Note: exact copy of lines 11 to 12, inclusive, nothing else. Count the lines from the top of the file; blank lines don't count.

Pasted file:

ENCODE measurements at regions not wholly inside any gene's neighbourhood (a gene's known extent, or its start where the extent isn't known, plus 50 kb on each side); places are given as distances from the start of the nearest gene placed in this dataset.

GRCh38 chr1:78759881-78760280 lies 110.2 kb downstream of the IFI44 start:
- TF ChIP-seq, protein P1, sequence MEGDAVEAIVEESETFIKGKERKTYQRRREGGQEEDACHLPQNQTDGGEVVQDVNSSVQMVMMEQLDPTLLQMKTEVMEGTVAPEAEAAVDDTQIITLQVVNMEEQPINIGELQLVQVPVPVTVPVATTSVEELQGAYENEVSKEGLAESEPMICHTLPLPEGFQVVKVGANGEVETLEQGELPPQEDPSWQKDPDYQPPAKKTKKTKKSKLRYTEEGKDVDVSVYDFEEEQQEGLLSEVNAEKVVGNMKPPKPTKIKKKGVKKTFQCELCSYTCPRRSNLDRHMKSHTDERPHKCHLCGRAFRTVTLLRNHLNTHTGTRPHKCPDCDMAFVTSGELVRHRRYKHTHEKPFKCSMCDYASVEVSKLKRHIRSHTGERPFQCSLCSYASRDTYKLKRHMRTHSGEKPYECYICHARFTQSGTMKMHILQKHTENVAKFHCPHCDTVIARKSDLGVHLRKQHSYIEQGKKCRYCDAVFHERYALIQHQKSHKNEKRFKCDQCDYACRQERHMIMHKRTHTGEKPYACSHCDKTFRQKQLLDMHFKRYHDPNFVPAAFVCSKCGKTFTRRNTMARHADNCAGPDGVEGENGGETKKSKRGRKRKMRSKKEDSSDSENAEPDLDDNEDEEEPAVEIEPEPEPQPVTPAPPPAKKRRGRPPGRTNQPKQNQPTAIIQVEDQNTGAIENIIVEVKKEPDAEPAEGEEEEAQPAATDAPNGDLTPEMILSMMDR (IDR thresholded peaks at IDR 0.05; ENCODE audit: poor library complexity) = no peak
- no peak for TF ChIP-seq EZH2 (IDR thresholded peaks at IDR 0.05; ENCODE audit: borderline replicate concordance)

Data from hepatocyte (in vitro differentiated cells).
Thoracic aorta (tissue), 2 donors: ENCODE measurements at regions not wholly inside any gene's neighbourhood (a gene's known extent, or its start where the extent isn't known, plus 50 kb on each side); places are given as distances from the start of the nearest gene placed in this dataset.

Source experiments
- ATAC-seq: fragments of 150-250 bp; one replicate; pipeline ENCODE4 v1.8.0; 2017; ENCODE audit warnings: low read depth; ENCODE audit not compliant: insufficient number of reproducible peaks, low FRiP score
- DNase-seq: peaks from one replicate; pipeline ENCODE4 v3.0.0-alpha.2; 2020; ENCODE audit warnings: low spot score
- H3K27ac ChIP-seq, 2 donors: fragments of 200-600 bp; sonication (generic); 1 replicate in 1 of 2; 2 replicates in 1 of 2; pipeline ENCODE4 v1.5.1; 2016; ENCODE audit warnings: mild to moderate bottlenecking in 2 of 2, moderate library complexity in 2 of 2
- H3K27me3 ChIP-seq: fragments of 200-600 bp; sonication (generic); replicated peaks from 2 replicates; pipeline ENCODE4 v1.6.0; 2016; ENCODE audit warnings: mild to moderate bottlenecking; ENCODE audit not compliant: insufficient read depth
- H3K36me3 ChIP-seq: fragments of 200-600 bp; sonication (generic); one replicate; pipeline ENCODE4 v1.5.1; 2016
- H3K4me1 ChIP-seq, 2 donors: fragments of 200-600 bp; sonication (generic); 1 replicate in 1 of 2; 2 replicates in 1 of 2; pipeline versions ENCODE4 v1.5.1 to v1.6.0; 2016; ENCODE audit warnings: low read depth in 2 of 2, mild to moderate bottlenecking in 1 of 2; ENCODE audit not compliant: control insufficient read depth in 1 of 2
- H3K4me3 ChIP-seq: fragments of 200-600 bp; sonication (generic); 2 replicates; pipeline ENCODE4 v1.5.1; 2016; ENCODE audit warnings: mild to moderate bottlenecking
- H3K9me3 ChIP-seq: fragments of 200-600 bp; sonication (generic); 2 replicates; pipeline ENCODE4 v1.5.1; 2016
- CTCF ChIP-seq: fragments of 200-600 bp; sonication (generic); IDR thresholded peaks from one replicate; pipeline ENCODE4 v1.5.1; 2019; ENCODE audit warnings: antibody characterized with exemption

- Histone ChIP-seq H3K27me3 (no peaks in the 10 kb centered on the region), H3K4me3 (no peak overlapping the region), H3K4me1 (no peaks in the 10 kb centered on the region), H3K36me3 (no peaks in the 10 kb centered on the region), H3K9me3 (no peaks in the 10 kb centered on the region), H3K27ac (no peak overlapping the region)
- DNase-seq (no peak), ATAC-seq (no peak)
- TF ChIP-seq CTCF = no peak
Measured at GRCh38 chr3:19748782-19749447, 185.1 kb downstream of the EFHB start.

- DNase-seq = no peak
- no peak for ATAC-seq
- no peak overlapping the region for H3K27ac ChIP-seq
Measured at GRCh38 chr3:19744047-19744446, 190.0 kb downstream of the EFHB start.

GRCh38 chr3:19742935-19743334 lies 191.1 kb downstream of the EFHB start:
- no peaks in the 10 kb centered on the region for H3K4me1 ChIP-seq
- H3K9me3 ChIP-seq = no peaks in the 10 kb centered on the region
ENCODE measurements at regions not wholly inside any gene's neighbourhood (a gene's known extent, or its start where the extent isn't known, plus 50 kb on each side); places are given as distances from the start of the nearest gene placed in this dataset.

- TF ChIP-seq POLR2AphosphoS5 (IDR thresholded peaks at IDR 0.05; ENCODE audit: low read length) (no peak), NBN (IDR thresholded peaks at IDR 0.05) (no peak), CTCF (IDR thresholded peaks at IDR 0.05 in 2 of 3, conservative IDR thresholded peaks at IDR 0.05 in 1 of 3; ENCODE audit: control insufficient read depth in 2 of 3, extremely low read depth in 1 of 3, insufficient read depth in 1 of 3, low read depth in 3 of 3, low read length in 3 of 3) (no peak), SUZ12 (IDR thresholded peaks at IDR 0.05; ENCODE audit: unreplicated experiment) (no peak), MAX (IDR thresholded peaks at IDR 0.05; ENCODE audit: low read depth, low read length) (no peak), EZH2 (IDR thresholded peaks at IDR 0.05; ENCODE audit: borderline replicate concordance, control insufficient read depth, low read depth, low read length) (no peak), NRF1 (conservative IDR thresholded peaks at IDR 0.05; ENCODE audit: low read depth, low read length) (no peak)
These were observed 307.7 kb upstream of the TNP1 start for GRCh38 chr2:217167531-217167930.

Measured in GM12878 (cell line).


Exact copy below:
- H3K27me3 ChIP-seq: fragments of 200-600 bp; sonication (generic); replicated peaks from 2 replicates; pipeline ENCODE4 v1.6.0; 2016; ENCODE audit warnings: mild to moderate bottlenecking; ENCODE audit not compliant: insufficient read depth
- H3K36me3 ChIP-seq: fragments of 200-600 bp; sonication (generic); one replicate; pipeline ENCODE4 v1.5.1; 2016